When I was in high school, though, I sold knives door to door for a company called Vector Marketing Corporation that sold Cutco Knives. Despite my dislike for sales in general, I was proud of my position and accelled in it. Why? Well I was proud of what I was selling. I didn't feel ashamed of selling it. In fact I felt a sort of obligation to sell it. This sense of obligation derived mostly from one encounter I had when I first started selling the knives.
The idea behind Cutco is to take people you know, try to sell them the knives and get referrals to their friends, contact the friends and try to sell them the knives and get more referrals. So one of my first customers was one of my best friends father.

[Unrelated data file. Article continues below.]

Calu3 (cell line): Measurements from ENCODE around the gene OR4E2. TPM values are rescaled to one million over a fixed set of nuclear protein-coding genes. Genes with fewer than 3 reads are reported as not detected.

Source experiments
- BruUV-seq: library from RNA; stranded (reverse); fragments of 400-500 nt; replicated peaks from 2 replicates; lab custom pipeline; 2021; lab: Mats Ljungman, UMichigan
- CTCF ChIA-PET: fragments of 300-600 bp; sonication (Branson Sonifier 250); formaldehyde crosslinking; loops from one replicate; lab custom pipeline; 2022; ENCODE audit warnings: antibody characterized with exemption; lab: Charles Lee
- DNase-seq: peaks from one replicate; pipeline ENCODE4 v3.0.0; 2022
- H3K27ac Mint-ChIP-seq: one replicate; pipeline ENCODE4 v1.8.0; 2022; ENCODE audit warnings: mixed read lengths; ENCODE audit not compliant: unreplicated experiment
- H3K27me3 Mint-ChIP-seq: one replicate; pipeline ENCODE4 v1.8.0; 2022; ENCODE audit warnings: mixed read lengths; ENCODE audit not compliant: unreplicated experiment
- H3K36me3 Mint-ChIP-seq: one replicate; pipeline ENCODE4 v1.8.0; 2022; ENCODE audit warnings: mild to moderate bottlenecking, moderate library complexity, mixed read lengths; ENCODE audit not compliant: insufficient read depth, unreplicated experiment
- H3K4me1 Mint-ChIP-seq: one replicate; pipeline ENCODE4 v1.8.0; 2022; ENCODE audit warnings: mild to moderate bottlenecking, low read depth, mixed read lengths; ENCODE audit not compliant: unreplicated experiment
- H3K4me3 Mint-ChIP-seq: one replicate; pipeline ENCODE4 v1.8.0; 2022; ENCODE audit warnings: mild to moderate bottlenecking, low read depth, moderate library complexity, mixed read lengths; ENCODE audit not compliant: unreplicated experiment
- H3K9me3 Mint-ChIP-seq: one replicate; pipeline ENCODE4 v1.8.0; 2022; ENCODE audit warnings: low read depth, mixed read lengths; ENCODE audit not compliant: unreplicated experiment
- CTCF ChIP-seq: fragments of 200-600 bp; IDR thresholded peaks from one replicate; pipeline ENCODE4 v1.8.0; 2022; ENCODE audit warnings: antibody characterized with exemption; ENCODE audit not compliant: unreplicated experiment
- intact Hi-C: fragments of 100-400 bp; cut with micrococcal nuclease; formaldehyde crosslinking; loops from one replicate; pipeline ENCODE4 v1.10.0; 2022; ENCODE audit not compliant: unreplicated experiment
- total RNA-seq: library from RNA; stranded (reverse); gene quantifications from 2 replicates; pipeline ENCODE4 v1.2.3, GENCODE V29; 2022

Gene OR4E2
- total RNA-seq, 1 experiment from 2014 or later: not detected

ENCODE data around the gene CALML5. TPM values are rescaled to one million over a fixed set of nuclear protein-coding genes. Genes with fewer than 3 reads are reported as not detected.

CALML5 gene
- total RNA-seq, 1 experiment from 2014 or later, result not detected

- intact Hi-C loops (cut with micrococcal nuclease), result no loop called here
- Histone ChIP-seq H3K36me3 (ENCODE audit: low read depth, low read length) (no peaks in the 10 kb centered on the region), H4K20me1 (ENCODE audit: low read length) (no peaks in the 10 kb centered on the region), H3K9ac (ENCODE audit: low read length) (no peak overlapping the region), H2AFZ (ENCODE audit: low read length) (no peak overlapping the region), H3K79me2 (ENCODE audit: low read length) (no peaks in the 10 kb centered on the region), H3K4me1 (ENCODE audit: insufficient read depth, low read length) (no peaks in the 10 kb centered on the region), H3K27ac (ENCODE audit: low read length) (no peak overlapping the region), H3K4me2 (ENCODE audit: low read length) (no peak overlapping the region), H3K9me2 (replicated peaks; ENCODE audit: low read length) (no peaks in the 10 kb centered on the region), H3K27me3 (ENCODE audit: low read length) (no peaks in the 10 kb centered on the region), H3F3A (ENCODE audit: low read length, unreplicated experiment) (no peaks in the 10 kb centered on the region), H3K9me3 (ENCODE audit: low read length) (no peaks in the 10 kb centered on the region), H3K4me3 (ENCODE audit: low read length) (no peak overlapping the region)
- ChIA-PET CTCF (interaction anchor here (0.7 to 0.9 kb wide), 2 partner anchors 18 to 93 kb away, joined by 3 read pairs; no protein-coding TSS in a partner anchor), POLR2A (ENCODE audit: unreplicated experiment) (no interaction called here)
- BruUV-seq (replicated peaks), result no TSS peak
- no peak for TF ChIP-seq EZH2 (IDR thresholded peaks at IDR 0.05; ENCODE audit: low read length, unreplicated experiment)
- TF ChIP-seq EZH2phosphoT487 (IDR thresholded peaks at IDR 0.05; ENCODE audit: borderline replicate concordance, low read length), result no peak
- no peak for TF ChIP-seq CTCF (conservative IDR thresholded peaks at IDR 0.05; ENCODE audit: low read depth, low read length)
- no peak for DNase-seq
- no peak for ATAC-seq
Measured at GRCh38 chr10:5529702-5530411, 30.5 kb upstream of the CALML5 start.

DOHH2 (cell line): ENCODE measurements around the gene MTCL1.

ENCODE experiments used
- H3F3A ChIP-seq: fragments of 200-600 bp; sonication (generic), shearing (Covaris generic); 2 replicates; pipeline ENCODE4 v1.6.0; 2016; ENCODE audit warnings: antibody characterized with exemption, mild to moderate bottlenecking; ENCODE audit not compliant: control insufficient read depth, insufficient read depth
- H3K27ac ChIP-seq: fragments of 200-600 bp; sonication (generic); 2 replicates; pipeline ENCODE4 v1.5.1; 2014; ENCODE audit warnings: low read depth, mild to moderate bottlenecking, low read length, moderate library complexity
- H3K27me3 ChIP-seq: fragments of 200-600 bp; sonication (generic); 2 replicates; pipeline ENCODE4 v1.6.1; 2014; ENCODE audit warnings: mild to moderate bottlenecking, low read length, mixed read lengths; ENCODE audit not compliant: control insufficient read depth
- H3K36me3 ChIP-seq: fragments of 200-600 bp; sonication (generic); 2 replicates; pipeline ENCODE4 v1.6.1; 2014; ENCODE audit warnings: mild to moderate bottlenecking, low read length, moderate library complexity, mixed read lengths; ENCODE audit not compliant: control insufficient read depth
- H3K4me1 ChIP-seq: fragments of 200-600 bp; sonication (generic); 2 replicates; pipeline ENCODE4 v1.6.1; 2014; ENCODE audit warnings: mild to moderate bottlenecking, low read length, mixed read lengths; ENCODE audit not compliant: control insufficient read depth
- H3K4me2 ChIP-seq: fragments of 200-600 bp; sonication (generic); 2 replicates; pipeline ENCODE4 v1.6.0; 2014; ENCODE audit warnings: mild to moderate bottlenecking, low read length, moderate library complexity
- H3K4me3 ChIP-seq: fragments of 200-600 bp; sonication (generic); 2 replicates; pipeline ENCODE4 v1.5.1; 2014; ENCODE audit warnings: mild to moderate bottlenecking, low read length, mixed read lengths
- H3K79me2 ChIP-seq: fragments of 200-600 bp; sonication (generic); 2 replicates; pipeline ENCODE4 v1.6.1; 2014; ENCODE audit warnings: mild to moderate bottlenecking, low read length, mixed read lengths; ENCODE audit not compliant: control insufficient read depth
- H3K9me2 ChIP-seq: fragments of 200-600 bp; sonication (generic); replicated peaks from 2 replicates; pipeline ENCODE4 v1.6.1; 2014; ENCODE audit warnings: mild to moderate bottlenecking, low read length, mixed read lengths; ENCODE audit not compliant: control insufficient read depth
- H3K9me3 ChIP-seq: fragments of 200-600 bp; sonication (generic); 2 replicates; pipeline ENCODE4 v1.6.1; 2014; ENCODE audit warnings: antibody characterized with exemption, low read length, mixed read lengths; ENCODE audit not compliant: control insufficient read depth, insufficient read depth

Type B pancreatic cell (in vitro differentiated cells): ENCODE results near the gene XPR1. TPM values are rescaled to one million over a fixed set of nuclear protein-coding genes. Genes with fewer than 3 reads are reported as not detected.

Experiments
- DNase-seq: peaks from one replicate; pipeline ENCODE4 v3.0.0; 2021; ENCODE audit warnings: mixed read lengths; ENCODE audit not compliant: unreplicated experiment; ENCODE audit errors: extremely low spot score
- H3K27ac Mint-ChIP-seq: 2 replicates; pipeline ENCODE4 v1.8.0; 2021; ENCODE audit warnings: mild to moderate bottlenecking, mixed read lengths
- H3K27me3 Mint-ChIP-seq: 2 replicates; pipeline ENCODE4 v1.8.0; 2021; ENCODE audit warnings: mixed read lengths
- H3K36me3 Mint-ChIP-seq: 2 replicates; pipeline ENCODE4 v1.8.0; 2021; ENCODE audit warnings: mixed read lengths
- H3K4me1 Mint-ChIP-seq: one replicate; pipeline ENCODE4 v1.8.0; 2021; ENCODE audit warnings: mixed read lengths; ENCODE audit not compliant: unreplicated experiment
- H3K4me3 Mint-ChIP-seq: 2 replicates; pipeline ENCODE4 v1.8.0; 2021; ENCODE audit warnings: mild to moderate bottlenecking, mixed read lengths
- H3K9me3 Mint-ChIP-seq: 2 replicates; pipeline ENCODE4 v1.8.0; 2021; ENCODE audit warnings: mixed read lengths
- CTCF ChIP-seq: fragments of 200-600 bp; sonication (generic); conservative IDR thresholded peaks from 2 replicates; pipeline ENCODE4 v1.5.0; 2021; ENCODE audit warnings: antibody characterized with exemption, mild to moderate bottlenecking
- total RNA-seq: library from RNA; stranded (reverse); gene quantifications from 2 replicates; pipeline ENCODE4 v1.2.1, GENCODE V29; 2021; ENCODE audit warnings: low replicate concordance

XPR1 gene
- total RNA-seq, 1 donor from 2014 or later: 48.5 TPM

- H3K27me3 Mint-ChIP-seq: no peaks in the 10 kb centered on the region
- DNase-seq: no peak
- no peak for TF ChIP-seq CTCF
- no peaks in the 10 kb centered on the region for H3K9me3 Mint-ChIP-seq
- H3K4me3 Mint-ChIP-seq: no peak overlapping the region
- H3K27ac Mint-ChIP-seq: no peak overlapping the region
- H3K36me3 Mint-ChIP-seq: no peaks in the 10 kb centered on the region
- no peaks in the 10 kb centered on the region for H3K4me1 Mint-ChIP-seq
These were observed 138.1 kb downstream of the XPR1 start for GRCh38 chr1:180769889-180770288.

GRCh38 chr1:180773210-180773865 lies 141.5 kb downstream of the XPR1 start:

I did the demonstration for him and he decided to buy a set of steak knives, but as he was buying them he noted that the only reason he was buying them was because I was a friend of the family. Well about a month after the purchase I saw him again and he began to thank me repeatedly for selling him the knives because he loved using them so much and wanted to buy some more knives.
I feek like this is a fantastic example about how salespeople and marketers have a duty to try and convince people that your product will make their lives better, unless of course if the product will not, in which case they should'nt be selling it.